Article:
We may recall the 14th General Election held in 2018. In that election, the Pakatan Harapan coalition led by former Malaysian Prime Minister Mahathir Mohamad won the required number of seats to form the government. Dr. Mahathir did not agree to hand over power within two years to Anwar Ibrahim, the PKR leader (one of his coalition partners), as promised before the election.  The coalition split and Mahathir had to resign. The Perikatan Nasional alliance then formed a government with several other parties and Muhyiddin Yassin was sworn in as the eighth Prime Minister. Seventeen months later, in August 2021, he had to resign from the post of Prime Minister when the partners of his coalition government deserted. After that, Ismail Sabri of the Barisan alliance took over as Prime Minister and served until Anwar Ibrahim has occupied the chair. It is clear here that in the last four and a half years, three coalition governments had been in charge. And the main reason behind this was the breakdown of unity, conflict in power sharing and lack of mutual trust.

Having 73 seats, Muhyiddin’s alliance Perikatan Nasional could not find any parties to extend their supports to form the government due to the presence of the Islamic party PAS as its partner. Muhyiddin has already threatened to face ‘no confidence’ motion against Anwar’s government in the coming session of the parliament. If Anwar fails to maintain the balance in his unity government’s partners while forming the cabinet, it may sow the seeds of discontent and be reflected in the parliament sessions. He has to count seriously the senior leaders as well as the political ideologies of his partner parties of the unity government. He needs an agreeable solution of those elements. Otherwise, this might be the first crisis Anwar’s government will have to face.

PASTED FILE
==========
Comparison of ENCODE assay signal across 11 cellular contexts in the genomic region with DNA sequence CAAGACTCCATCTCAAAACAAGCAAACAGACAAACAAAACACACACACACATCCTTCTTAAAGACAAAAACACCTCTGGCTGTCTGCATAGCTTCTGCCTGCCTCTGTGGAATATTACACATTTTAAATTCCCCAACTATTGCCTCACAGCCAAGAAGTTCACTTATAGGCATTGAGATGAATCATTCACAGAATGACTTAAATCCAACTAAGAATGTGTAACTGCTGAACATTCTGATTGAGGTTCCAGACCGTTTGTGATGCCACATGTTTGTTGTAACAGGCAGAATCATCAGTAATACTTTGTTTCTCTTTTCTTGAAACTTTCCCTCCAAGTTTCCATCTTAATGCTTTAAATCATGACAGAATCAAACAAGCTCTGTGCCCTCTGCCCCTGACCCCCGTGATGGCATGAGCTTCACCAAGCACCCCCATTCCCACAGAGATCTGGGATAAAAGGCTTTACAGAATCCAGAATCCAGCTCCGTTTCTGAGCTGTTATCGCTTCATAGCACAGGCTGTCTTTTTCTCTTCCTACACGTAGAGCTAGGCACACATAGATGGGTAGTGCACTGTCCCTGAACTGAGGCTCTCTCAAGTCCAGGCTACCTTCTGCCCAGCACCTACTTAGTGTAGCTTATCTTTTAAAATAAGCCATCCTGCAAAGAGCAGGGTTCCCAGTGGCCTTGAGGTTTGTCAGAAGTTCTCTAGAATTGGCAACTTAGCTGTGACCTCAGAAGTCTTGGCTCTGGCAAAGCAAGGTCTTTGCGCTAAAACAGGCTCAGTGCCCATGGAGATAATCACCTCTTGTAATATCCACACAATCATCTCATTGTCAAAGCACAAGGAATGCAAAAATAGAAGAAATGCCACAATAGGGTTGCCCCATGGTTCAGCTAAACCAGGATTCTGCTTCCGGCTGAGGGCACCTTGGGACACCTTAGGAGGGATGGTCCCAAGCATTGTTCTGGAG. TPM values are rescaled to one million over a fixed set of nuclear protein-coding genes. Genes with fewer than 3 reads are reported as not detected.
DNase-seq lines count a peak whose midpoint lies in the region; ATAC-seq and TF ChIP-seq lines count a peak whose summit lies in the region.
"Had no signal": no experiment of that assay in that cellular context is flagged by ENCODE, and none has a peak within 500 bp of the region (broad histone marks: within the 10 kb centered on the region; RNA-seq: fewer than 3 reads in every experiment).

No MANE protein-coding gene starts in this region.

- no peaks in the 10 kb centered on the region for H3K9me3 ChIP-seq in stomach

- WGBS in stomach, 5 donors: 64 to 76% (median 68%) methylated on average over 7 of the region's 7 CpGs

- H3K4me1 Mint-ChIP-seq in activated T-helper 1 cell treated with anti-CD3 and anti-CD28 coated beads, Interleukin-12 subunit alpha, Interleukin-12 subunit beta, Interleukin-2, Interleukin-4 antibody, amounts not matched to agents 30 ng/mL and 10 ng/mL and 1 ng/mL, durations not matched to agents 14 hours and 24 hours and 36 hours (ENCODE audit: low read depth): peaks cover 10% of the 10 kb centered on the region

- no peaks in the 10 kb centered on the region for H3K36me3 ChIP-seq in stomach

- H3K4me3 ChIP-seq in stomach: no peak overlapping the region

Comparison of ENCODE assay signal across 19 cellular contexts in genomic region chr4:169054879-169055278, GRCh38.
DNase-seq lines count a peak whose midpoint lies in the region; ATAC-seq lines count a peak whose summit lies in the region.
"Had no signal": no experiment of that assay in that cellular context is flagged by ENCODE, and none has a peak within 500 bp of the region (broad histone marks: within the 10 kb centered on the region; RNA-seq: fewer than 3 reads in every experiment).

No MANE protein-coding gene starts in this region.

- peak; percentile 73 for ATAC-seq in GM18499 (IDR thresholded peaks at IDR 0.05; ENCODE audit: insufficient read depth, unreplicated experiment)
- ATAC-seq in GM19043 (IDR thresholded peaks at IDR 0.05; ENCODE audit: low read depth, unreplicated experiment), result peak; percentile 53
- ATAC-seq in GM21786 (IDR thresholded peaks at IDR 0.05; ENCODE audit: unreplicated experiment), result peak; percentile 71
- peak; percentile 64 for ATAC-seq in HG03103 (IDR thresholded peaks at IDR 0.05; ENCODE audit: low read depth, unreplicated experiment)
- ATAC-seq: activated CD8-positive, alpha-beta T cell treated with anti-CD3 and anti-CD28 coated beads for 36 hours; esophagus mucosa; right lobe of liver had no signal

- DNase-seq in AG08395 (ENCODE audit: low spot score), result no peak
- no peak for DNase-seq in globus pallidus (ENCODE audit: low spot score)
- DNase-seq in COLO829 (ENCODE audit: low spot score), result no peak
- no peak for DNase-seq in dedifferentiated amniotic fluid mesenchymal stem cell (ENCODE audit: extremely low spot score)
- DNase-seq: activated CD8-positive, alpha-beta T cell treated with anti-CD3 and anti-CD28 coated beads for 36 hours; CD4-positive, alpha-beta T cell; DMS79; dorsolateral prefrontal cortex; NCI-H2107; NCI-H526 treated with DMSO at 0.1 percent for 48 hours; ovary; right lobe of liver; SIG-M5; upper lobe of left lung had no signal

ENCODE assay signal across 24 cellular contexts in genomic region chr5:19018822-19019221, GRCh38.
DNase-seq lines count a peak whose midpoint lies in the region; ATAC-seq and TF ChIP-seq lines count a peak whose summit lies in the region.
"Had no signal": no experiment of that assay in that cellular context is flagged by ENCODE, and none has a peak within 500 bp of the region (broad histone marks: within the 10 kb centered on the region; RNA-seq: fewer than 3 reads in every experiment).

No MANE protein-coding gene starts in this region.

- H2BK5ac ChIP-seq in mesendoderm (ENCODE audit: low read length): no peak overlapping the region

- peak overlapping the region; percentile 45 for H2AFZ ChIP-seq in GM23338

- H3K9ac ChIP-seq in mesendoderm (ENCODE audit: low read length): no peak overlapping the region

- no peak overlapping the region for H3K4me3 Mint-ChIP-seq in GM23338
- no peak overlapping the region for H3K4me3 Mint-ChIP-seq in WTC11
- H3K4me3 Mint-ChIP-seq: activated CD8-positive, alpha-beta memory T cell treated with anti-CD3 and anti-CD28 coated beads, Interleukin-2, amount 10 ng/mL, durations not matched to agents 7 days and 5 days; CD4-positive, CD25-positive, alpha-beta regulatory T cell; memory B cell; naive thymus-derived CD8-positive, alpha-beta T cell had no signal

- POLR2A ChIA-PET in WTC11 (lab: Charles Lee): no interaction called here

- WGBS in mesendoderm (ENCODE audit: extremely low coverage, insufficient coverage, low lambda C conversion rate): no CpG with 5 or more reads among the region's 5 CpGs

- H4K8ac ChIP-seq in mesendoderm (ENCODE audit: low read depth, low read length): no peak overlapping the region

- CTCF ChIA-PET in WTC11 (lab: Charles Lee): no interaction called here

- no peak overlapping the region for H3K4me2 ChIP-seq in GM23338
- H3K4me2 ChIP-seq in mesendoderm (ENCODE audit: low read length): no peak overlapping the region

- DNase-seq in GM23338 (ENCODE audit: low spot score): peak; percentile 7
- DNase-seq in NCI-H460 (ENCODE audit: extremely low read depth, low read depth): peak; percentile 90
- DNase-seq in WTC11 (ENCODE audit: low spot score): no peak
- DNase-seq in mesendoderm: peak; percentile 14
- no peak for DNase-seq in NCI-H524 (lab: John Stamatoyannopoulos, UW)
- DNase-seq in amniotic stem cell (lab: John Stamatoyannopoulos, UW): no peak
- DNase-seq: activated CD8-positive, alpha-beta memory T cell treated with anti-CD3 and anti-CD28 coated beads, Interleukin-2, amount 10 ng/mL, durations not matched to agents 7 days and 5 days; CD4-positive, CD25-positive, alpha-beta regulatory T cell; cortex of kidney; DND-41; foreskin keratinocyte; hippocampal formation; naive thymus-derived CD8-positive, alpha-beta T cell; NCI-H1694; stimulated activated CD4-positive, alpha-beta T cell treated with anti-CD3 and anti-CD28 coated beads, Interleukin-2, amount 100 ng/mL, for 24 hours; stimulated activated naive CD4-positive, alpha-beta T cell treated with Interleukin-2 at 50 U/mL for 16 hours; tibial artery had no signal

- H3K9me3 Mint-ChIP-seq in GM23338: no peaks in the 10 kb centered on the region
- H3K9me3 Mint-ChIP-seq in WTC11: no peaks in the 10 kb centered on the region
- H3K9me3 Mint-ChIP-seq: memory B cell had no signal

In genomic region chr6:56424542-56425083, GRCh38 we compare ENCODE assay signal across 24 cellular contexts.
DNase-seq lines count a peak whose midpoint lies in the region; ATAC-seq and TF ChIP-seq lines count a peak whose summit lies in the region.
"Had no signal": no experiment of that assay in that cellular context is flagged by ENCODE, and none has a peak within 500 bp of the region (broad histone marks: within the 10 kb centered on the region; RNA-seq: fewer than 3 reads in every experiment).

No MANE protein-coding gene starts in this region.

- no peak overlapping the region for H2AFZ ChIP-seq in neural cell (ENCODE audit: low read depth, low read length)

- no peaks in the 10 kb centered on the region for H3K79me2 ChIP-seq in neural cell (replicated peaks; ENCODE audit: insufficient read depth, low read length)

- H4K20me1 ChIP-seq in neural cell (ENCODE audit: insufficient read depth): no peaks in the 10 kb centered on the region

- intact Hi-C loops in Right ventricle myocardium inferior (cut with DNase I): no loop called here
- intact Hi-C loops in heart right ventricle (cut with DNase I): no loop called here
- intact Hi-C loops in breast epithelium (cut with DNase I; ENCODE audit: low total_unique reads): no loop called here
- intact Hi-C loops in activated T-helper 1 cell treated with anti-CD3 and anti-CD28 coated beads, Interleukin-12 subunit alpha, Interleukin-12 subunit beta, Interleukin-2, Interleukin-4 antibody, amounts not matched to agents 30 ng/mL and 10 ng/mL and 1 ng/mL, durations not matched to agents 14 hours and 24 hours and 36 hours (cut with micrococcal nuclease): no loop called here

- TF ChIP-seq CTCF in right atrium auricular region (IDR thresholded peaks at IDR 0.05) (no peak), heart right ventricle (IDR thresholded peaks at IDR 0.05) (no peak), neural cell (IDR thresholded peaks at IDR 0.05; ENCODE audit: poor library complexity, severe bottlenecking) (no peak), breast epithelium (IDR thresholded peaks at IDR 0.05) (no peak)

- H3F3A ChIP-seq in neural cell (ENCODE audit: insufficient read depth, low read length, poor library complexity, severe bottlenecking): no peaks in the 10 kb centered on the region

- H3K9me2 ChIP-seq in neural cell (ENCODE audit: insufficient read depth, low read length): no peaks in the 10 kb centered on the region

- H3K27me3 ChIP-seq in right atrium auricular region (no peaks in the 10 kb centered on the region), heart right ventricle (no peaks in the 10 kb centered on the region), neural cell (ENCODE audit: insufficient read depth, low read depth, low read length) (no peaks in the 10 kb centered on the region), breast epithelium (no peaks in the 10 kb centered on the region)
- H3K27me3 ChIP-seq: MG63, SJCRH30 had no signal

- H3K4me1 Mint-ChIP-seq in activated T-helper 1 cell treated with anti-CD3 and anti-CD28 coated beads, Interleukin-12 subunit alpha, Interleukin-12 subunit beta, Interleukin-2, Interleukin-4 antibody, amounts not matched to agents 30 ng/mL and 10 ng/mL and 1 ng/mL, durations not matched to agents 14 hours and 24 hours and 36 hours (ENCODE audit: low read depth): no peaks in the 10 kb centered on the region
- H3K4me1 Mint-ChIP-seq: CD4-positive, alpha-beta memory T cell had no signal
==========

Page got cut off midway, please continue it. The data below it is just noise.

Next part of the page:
We know that Malaysia is a multiethnic country. It has the ethnic and Malay indigenous groups, the majority Muslims (Bhumiputras), the ethnic Chinese and minorities Indians. The other challenge for Anwar's government will be to mitigate the hatred and inequality existing between those groups. Certainly, it would not be an easy job due to the presence of fundamentalists in the Malay societies, like such other Muslim countries. The non-Muslim communities, being the citizens of the country, should not be treated as second category population and be neglected from their rights like others. If these are addressed, they could be their vote-banks in future elections.

Prime Minister Anwar Ibrahim has to implement the election promise to eliminate corruption. As far as I know, eradicating corruption from Malaysian soil will not be an easy task for any government. Corruption is rooted so deeply, like Bangladesh, that it could not be uprooted in a day or two unless government and the people jointly start the process. It is to be noted here that Anwar Ibrahim, who was the deputy of Prime Minister Mahathir from 1993 to 1998, was dismissed and imprisoned for corruption/sodomy charges till he was pardoned by the King in 2018. Former UMNO President and Prime Minister Najib Tun Rezak is currently in prison and the party's current President Zahid Hamidi is also on trial for dozens of graft charges. This would remain as a critical challenge for Prime Minister Anwar.  

We need to wait to see the picture of the cabinet as well as Anwar’s persuasion in major changes to the country’s affirmative action programmes. We do not wish to see the repetition of the last parliament that had to experience three coalitions in the government within a term of less than five years. But the unity government cannot ensure us whether there would not be any catastrophe like previous three governments. It can never be good for a country and its people.  Anyway, politics is always unpredictable and Malaysian politicians swim in the same pond. 


The writer is a former Ambassador and Secretary